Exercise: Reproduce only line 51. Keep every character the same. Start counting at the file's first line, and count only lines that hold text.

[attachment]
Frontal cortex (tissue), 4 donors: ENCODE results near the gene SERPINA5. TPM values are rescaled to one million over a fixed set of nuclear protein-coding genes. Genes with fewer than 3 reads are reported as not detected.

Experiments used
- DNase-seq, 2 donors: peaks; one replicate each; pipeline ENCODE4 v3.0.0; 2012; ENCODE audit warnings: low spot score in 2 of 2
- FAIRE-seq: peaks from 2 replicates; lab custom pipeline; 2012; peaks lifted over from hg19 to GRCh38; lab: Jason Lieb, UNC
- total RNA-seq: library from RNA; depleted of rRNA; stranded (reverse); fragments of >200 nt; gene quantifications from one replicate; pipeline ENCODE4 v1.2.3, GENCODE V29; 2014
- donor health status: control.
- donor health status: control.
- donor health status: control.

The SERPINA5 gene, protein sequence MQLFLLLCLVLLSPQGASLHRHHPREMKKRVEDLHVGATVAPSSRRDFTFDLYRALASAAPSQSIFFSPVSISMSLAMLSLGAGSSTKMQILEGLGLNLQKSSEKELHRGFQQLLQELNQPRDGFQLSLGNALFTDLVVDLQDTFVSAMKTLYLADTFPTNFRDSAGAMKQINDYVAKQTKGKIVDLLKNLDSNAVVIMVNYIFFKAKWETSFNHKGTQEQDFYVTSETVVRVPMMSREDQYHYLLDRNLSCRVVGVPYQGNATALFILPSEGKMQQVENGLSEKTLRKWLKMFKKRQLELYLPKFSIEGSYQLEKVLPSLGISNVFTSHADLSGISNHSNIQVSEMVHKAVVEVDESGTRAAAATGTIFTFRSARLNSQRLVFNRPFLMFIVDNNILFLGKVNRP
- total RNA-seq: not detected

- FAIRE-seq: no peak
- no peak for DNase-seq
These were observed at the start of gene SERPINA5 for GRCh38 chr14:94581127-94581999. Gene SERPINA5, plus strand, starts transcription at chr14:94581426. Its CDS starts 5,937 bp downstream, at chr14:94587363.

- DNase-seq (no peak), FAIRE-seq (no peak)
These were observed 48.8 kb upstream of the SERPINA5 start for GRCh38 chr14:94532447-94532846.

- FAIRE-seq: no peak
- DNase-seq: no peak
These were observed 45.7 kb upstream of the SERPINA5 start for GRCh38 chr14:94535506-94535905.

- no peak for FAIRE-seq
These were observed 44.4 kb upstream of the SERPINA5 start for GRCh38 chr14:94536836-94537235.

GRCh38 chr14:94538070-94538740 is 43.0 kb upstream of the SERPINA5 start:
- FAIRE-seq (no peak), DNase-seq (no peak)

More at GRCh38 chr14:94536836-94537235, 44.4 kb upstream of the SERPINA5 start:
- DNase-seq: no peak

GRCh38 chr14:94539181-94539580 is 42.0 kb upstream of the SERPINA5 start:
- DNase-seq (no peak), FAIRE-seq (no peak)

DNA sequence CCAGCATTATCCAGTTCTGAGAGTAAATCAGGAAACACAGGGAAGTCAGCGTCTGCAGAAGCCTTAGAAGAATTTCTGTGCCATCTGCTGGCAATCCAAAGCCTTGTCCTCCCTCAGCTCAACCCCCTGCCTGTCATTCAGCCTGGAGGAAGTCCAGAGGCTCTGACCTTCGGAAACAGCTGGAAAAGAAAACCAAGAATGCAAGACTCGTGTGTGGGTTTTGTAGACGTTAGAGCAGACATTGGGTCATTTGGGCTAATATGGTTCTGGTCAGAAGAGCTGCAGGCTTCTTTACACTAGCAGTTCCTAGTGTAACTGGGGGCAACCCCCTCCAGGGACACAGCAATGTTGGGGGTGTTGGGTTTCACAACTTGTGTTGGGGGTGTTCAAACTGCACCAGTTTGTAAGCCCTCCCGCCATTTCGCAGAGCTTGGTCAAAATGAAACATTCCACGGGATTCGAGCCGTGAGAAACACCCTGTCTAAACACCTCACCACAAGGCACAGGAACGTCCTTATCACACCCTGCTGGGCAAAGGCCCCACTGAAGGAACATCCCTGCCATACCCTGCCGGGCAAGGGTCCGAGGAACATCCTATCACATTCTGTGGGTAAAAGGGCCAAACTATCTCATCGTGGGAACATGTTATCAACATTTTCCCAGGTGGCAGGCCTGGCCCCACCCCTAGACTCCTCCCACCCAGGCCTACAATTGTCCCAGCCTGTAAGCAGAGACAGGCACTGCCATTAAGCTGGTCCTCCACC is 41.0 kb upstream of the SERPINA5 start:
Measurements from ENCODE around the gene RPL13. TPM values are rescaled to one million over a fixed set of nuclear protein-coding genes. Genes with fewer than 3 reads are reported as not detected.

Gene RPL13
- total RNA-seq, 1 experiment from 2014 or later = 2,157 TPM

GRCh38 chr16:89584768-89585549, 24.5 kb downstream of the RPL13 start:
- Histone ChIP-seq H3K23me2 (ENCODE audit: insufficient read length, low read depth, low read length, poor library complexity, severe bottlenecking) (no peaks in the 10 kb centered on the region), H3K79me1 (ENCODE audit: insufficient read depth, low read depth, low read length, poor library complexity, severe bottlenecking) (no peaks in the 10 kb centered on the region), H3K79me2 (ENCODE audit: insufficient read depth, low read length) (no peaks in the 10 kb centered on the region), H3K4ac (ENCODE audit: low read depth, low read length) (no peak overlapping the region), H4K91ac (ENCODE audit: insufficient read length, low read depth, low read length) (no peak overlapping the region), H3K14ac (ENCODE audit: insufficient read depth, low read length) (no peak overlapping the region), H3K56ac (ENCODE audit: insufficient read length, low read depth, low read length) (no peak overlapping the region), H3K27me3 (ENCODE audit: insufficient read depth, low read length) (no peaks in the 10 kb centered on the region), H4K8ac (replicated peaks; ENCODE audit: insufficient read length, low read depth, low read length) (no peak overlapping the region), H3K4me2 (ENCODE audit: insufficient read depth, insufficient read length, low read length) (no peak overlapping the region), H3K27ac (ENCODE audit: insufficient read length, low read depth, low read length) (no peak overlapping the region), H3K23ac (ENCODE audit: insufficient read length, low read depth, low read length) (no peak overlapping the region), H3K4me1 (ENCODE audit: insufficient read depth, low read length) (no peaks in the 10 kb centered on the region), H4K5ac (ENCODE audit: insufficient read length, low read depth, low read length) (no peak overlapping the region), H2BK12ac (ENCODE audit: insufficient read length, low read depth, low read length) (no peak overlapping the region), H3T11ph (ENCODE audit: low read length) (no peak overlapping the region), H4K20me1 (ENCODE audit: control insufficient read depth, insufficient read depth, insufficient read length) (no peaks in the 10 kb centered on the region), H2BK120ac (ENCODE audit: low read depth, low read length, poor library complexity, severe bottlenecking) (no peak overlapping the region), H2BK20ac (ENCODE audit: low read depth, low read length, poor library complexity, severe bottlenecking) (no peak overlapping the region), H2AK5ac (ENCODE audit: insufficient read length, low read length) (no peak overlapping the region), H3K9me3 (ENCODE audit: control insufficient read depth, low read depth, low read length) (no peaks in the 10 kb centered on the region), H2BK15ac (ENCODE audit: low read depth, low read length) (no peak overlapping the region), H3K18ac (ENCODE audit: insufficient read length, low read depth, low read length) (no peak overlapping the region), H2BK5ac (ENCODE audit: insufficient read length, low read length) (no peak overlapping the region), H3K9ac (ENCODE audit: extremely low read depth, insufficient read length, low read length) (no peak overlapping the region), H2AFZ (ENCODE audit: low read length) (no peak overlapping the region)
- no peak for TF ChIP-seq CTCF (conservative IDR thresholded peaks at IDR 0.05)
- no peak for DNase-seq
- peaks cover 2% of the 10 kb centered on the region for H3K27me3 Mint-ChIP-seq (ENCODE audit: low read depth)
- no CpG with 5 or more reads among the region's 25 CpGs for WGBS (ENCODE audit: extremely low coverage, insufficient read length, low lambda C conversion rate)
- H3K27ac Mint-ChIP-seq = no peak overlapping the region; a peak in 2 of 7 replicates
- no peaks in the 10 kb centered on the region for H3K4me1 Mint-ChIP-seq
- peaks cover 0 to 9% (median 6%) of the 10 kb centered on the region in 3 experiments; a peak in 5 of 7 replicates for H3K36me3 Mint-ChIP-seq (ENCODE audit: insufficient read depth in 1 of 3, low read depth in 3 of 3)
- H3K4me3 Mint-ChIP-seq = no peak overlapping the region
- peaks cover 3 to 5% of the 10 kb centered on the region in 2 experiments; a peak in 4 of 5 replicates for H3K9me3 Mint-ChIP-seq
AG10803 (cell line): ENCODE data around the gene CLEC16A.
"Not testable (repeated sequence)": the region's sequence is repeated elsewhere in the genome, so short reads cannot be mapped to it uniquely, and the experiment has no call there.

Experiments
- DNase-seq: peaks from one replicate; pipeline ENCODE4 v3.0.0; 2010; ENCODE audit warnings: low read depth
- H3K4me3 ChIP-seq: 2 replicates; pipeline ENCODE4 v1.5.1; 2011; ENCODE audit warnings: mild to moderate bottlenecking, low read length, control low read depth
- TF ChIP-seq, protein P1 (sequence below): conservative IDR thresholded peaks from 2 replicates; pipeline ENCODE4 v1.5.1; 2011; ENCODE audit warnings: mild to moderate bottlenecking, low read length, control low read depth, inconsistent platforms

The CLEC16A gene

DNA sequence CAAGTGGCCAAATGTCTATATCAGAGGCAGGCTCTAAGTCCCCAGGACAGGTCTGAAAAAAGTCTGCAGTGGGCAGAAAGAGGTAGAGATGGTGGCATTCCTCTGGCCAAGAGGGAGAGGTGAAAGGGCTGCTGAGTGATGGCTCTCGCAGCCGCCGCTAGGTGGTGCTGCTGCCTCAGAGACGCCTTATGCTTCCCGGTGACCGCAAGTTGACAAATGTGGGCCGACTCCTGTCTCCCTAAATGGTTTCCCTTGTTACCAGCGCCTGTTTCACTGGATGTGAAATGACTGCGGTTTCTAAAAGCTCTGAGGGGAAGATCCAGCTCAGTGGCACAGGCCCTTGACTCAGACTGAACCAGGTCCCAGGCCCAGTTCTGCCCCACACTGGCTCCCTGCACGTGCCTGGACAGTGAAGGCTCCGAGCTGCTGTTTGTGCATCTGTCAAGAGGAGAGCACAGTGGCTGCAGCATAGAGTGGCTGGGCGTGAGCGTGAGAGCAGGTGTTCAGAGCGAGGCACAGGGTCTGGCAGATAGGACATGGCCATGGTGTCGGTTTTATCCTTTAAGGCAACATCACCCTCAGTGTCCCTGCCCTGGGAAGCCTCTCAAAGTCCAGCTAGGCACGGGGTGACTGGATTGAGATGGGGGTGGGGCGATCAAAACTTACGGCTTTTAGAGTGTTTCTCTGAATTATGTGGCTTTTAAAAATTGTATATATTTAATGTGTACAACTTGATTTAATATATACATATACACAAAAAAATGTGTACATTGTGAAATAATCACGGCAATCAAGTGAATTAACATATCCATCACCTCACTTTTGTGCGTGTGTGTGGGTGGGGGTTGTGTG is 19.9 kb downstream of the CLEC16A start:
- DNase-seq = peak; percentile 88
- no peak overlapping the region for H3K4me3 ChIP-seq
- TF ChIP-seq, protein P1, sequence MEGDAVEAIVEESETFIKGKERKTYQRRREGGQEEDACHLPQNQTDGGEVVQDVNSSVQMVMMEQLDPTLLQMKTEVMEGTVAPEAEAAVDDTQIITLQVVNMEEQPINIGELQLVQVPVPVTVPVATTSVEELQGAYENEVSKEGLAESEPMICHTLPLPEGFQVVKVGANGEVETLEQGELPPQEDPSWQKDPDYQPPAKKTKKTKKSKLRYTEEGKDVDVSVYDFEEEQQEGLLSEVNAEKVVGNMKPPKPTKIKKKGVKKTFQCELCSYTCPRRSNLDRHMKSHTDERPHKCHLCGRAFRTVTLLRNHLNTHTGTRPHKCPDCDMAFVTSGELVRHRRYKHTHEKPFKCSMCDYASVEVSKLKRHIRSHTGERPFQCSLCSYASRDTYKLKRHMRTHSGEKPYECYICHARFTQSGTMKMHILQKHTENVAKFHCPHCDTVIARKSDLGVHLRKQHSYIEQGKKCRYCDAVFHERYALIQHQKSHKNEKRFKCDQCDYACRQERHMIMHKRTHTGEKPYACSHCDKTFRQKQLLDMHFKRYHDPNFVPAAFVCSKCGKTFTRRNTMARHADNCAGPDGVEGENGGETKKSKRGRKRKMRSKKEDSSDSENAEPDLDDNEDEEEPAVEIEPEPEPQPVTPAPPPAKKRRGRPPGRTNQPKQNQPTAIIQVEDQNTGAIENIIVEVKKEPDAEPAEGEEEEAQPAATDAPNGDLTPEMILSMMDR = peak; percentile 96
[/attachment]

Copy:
- no peak overlapping the region for H3K4me3 ChIP-seq